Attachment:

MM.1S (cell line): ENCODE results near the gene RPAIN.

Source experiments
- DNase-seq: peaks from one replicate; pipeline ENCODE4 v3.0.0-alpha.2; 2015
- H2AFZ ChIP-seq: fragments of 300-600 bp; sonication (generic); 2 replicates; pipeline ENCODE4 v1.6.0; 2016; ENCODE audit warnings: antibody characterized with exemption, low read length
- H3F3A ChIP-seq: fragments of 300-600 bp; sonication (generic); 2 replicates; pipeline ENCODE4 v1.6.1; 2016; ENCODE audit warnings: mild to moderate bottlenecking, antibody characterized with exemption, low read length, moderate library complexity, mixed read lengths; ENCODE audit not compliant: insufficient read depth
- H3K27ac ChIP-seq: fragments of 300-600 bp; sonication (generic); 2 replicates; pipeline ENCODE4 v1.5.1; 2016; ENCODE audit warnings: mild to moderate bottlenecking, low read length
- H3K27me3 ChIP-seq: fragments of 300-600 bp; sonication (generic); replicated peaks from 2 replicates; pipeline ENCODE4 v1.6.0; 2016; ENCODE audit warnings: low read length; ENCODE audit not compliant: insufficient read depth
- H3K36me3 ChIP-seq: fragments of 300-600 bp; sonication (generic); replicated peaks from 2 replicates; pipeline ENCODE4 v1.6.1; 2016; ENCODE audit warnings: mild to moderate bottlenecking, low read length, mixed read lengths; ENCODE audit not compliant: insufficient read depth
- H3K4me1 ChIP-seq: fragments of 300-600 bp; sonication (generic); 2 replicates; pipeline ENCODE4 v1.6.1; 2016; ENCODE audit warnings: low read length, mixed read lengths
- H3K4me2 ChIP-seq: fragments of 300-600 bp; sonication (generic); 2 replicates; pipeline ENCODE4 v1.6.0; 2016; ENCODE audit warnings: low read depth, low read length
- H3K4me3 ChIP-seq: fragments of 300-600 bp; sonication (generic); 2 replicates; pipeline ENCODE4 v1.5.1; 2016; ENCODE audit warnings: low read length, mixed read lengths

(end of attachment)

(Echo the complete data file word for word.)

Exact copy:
MM.1S (cell line): ENCODE results near the gene RPAIN.

Source experiments
- DNase-seq: peaks from one replicate; pipeline ENCODE4 v3.0.0-alpha.2; 2015
- H2AFZ ChIP-seq: fragments of 300-600 bp; sonication (generic); 2 replicates; pipeline ENCODE4 v1.6.0; 2016; ENCODE audit warnings: antibody characterized with exemption, low read length
- H3F3A ChIP-seq: fragments of 300-600 bp; sonication (generic); 2 replicates; pipeline ENCODE4 v1.6.1; 2016; ENCODE audit warnings: mild to moderate bottlenecking, antibody characterized with exemption, low read length, moderate library complexity, mixed read lengths; ENCODE audit not compliant: insufficient read depth
- H3K27ac ChIP-seq: fragments of 300-600 bp; sonication (generic); 2 replicates; pipeline ENCODE4 v1.5.1; 2016; ENCODE audit warnings: mild to moderate bottlenecking, low read length
- H3K27me3 ChIP-seq: fragments of 300-600 bp; sonication (generic); replicated peaks from 2 replicates; pipeline ENCODE4 v1.6.0; 2016; ENCODE audit warnings: low read length; ENCODE audit not compliant: insufficient read depth
- H3K36me3 ChIP-seq: fragments of 300-600 bp; sonication (generic); replicated peaks from 2 replicates; pipeline ENCODE4 v1.6.1; 2016; ENCODE audit warnings: mild to moderate bottlenecking, low read length, mixed read lengths; ENCODE audit not compliant: insufficient read depth
- H3K4me1 ChIP-seq: fragments of 300-600 bp; sonication (generic); 2 replicates; pipeline ENCODE4 v1.6.1; 2016; ENCODE audit warnings: low read length, mixed read lengths
- H3K4me2 ChIP-seq: fragments of 300-600 bp; sonication (generic); 2 replicates; pipeline ENCODE4 v1.6.0; 2016; ENCODE audit warnings: low read depth, low read length
- H3K4me3 ChIP-seq: fragments of 300-600 bp; sonication (generic); 2 replicates; pipeline ENCODE4 v1.5.1; 2016; ENCODE audit warnings: low read length, mixed read lengths